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Why Springfield?

 

The following laudatory summary of Springfield was published in the booklet "Pictorial Springfield" in 1906:  

The City of Springfield was founded in 1636 by William Pynchon. The settlement was originally called Agawam but after five years the name was changed to Springfield, the home of the founder having been Springfield, England.

 

Main Street, now a busy thoroughfare, was originally an Indian trail along which the settlers erected their log cabins. The settlement suffered all the hardships of Indian warfare and in 1675, during King Phillip’s War, was almost wholly destroyed.

 

The early growth was slow but the establishment of a plant for the repairing of muskets during the Revolution later resulted in the permanent location of the United States Armory, which gave the town a splendid impetus, and this great institution, which annually turns out thousands of rifles for the United States Armies, is now but one of the many busy manufacturing plants.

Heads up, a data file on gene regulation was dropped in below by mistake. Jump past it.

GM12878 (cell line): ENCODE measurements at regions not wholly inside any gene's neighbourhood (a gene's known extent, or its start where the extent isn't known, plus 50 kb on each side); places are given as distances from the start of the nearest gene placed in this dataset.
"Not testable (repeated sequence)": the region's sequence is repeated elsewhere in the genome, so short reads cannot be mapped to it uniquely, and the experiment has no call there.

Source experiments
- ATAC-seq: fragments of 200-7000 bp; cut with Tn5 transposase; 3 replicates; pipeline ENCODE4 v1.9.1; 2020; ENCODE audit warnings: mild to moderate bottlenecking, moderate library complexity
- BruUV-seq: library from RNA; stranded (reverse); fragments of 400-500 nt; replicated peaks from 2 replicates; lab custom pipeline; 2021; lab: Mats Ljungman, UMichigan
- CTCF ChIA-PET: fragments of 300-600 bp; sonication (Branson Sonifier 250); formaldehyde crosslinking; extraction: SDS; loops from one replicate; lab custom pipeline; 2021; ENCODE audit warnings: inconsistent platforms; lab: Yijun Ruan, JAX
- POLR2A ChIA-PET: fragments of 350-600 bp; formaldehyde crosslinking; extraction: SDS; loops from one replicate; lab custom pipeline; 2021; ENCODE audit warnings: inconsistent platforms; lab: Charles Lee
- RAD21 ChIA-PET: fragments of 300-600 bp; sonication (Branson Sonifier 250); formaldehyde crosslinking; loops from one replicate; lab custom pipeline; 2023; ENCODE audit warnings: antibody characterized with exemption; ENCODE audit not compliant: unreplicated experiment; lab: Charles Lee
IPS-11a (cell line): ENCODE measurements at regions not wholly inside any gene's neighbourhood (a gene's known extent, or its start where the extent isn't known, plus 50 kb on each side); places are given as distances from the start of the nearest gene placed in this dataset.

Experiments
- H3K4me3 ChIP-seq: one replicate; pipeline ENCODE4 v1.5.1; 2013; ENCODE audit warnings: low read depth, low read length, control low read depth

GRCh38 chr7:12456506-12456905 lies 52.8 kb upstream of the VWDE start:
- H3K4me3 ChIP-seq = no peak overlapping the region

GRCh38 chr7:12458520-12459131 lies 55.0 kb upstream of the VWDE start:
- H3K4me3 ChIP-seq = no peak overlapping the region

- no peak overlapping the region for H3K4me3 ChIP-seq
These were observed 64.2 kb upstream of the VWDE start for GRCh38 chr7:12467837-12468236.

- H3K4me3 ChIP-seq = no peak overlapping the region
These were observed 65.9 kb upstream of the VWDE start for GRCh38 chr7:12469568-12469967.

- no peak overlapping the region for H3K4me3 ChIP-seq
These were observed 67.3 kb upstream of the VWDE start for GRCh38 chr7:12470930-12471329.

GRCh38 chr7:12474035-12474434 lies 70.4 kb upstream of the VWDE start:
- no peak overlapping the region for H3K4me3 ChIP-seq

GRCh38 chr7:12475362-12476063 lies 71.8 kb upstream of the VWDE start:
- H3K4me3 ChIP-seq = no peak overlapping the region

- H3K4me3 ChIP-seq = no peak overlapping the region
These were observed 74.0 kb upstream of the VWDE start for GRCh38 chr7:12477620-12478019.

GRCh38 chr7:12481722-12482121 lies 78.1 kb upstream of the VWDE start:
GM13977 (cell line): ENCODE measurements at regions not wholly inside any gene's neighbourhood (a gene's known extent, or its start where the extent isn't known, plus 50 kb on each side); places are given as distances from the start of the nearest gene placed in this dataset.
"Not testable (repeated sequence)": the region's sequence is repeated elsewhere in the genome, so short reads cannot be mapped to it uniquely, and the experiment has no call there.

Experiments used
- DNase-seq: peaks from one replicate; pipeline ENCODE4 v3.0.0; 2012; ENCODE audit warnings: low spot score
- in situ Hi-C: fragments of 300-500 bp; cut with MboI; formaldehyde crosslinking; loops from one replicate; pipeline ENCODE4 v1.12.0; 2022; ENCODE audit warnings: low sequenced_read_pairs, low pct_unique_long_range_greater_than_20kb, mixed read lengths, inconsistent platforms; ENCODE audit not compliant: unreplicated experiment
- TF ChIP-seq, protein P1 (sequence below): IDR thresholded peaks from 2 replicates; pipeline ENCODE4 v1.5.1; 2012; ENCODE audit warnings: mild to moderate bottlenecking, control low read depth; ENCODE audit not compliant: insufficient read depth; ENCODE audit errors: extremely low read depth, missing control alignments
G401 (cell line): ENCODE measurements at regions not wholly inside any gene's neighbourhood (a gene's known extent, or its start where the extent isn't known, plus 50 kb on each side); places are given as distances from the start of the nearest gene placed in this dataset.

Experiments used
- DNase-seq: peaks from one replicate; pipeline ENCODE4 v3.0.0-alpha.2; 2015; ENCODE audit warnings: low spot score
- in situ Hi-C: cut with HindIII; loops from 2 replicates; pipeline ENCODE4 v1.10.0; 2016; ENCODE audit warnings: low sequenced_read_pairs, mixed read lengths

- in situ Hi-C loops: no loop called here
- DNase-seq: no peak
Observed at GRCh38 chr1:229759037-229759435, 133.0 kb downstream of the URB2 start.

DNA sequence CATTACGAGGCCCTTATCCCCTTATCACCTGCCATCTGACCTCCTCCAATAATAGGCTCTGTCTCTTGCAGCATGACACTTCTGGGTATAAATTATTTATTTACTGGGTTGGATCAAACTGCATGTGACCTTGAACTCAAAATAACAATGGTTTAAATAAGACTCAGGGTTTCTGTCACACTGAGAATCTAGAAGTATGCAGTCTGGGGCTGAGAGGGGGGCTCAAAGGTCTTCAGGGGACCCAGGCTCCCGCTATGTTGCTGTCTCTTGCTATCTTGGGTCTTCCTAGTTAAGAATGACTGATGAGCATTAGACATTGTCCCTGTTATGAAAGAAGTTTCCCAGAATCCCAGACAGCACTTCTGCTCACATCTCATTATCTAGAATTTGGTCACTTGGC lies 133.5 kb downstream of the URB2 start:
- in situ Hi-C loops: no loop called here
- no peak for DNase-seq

Springfield is fortunate in that she is not dependent upon any one class of industries. All of her large manufacturing establishments employ skilled labor at good wages making it possible for the workmen to own their homes, thus the pseudonym “City of Homes.”

 

Springfield takes great pride in the equipment and maintenance of her public institutions, and with her clean streets, extensive park system, and a population that stands for all this is best in citizenship, is easily Queen City of the Commonwealth of Massachusetts.”

 

As far as cities go, Springfield, Massachusetts has long punched above its weigh in its contributions to society, attracting great minds and skilled hands, the accomplishments of which reached the ends of the earth.

With its storied history, inimitable architecture, geographic diversity, and proximity to other city centers, Springfield is primed to once again be the model of an intrepid, independent, and innovative American city.

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